Humane Slaughter of Pigs
All personnel involved in the slaughter of pigs should be trained and have an understanding of the legal requirements for humane slaughter. Injured or sick animals should be killed immediately if not doing so would result in suffering. If appropriate, and under the advice of the Official Veterinary Surgeon, animals may be moved into the casualty pen in which they must receive medical attention and drinking water.
The pigs should be unloaded in a calm manner using a ramp with protective sides to prevent the pigs from falling. Unloading facilities should be designed such that the ramp is never more than 20° and that the surface provides sufficient grip for the animals. Animals should be moved in their transport groups to encourage movement down the race. The lairage must be constructed and maintained so as to prevent any physical injuries to the pigs. It must provide adequate ventilation, light and shelter from adverse weather conditions. The stocking densities should allow all animals to stand or sit at the same time. All animals must have access to clean drinking water at all times. If animals are to be held overnight, they should be provided with suitable bedding unless they are on slatted or mesh floors. Those animals that are likely to become aggressive due to their sex, origin or age must be separated from each other in the lairage.
Animals should be handled calmly and quietly. Only handling aids that encourage movement through sight or sound should be used (eg pig boards or rolled up feed bags). Electric goads must only be used as a last resort and then only for stubborn animals that refuse to move when there is a clear path ahead. It should be applied for no more than two seconds to the hindquarters of an adult animal. The goad should only be used in the race and never in the lairage. Appropriate food must be provided if animals are kept overnight.
The race should have solid sides to direct the pigs forward and exclude distractions. It should be wide enough for two pigs to walk together. Straight races can be used for pigs provided they do not present a dead end. There should never be right-angled bends in a pig race. Lighting that gradually becomes brighter towards the stunning point, without shinning directly into the pigs' eyes, encourages pigs to move forward. Where a restrainer conveyor is used, there must be a system to reduce groups into single files eg a labyrinth system. The conveyor should be tight enough to prevent excessive movement but not so it causes pain or discomfort.
All stunning and killing equipment must be designed to deliver a consistent and effective stun. An appropriately trained person should check all stunning equipment at the beginning of each day. Electrical systems should have voltage and current checked under a load that simulates the impedance of a pig’s head. Captive-bolt equipment must have the velocity of the bolt measured using appropriate equipment and the recuperator sleeves and breech area thoroughly inspected. Gas systems should be checked for leaks from the supply system. There should always be a backup system within reach of the slaughterman. Equipment with moving parts eg captivebolt should be rotated with their backups to prevent disproportionate wear. All equipment should be cleaned and inspected at the end of each working day.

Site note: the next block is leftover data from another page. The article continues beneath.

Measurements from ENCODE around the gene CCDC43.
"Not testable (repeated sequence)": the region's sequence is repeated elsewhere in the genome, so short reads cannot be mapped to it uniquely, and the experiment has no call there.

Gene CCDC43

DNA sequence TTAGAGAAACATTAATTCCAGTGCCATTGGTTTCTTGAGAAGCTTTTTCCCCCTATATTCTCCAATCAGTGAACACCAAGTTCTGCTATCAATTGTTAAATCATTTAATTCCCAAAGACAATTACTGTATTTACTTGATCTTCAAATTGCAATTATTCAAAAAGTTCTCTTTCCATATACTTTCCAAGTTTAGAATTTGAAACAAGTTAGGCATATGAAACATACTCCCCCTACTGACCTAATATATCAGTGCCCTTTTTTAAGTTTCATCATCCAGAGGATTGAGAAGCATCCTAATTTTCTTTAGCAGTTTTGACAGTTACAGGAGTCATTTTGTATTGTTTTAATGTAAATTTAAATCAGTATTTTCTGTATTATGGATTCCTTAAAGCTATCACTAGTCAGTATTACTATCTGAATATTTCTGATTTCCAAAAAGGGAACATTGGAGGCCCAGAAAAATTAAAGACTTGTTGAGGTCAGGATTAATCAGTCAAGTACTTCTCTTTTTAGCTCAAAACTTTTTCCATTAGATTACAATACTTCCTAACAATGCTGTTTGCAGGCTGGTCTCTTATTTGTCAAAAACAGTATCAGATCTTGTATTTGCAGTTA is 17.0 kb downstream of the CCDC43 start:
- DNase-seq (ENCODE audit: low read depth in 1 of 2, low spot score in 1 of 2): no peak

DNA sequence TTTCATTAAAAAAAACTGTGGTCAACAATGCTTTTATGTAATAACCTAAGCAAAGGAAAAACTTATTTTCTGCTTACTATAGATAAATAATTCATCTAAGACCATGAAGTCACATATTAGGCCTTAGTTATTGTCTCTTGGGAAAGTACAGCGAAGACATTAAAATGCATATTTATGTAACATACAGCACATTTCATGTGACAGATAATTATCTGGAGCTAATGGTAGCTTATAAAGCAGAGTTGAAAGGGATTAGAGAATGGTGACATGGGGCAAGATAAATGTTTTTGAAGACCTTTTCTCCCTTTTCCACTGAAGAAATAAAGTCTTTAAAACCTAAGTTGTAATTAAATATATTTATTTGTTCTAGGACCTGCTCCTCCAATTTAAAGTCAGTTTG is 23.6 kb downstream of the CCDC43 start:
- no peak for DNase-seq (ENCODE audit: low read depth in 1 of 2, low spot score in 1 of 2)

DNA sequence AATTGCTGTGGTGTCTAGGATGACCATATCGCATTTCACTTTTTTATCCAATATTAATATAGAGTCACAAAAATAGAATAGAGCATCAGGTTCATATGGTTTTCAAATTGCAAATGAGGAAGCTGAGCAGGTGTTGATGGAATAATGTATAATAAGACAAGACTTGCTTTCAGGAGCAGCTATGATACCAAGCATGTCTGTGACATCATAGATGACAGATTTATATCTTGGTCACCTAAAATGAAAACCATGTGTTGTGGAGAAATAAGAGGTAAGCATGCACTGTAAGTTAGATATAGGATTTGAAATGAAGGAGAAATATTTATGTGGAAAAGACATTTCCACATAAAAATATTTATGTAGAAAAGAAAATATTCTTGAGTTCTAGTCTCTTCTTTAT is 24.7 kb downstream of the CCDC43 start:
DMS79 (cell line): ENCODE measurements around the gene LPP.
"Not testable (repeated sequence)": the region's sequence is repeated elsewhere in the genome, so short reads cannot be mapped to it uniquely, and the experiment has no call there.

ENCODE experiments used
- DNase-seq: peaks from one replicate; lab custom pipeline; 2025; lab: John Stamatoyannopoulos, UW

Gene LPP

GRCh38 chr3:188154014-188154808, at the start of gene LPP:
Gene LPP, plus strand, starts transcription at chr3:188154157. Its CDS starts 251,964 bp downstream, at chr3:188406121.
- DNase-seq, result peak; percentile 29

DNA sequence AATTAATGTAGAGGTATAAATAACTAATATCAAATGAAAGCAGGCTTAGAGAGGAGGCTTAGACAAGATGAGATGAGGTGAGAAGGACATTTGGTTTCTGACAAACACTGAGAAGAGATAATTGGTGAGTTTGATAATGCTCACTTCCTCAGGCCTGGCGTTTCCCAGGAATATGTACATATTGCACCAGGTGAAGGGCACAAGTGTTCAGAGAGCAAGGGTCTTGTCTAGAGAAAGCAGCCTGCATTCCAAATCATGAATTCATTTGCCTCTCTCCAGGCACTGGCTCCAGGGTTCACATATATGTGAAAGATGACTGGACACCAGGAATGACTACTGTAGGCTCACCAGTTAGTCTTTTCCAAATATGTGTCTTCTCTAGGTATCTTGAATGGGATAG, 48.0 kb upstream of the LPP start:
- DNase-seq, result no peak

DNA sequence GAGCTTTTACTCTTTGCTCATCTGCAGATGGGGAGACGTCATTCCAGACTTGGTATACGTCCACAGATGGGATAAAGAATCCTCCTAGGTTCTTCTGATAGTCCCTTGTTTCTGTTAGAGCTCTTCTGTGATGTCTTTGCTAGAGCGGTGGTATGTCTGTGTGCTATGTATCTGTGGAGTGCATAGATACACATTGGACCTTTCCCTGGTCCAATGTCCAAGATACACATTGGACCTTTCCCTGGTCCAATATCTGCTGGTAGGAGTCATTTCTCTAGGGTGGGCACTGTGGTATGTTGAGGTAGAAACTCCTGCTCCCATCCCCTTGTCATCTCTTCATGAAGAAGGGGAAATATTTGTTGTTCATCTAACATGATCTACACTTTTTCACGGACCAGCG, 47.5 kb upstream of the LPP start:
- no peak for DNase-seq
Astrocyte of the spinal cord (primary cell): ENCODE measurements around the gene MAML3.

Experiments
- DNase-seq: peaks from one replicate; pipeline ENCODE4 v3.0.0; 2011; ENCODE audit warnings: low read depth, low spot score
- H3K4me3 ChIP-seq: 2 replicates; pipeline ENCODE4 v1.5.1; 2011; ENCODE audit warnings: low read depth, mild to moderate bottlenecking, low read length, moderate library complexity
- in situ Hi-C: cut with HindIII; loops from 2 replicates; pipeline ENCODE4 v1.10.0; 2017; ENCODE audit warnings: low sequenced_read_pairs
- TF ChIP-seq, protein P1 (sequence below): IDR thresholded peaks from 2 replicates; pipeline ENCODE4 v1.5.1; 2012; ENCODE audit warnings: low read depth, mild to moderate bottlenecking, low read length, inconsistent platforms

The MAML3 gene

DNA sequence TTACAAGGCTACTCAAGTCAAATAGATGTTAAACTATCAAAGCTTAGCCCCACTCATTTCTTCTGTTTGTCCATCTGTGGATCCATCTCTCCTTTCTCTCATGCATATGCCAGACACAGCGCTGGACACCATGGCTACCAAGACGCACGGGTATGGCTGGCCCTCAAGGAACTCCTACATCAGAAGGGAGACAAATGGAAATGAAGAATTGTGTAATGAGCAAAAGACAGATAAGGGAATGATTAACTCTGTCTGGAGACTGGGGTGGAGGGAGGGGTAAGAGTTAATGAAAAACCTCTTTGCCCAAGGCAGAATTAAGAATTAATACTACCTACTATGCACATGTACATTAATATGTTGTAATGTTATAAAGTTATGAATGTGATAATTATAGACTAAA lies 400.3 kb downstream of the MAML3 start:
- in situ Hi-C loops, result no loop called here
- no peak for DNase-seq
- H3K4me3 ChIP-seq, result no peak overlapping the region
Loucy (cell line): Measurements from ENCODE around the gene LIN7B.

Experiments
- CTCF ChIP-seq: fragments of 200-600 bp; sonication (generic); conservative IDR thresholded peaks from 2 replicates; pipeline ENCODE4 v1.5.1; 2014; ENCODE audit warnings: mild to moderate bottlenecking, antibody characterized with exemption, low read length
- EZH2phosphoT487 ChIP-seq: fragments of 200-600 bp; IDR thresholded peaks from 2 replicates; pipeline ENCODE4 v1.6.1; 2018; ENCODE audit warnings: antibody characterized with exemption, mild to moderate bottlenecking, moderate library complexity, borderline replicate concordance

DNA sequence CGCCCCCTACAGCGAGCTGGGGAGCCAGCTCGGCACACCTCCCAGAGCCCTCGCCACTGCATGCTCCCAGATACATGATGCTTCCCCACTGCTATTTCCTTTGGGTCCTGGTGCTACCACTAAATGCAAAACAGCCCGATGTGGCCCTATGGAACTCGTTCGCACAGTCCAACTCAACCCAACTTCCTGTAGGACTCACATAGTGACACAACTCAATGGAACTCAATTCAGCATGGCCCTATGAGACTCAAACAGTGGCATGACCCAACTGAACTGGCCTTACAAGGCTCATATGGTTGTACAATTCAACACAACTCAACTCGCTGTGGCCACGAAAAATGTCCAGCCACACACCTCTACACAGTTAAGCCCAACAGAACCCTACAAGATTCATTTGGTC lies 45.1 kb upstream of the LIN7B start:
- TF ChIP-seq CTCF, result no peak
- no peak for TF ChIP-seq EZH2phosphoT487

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Stunning methods must be applied in ways that minimise the risk of causing pain distress and fear to the pigs. They should render the animals insensible immediately on application, with the insensibility persisting such that the pig does not recover before it dies from bleeding. Stunning can be reversible therefore it is imperative that animals are bled within 15 seconds of stunning. Pigs may be stunned using electronarcosis or a cartridge powered captive bolt instrument.
To ensure that electrical stunning works effectively, the stunning electrodes should be kept in a good state of repair. The equipment should be tested daily to make sure that it delivers at least 1.3 A at a voltage of at least 260V under a load of similar impedance to a pig’s head. All stunning equipment must have an ammeter and a voltmeter that are easily read by the slaughterman during stunning. The electrodes must be cleaned regularly during stunning (after every 20-25 animals) and must be stored in a cleaning station or on a wall bracket when not in use.
The electrodes should be applied correctly, midway between the eye and the ear, so that they span the brain. Firm pressure should be applied to the electrodes to reduce contact resistance. Since the animals must be bled immediately after the stun, only commence the stunning when there is manpower to carry out the bleeding in a timely manner. The current should be applied for at least 3 seconds. Stunning equipment should have an audible or visual alarm to indicate when the minimum application time has been reached.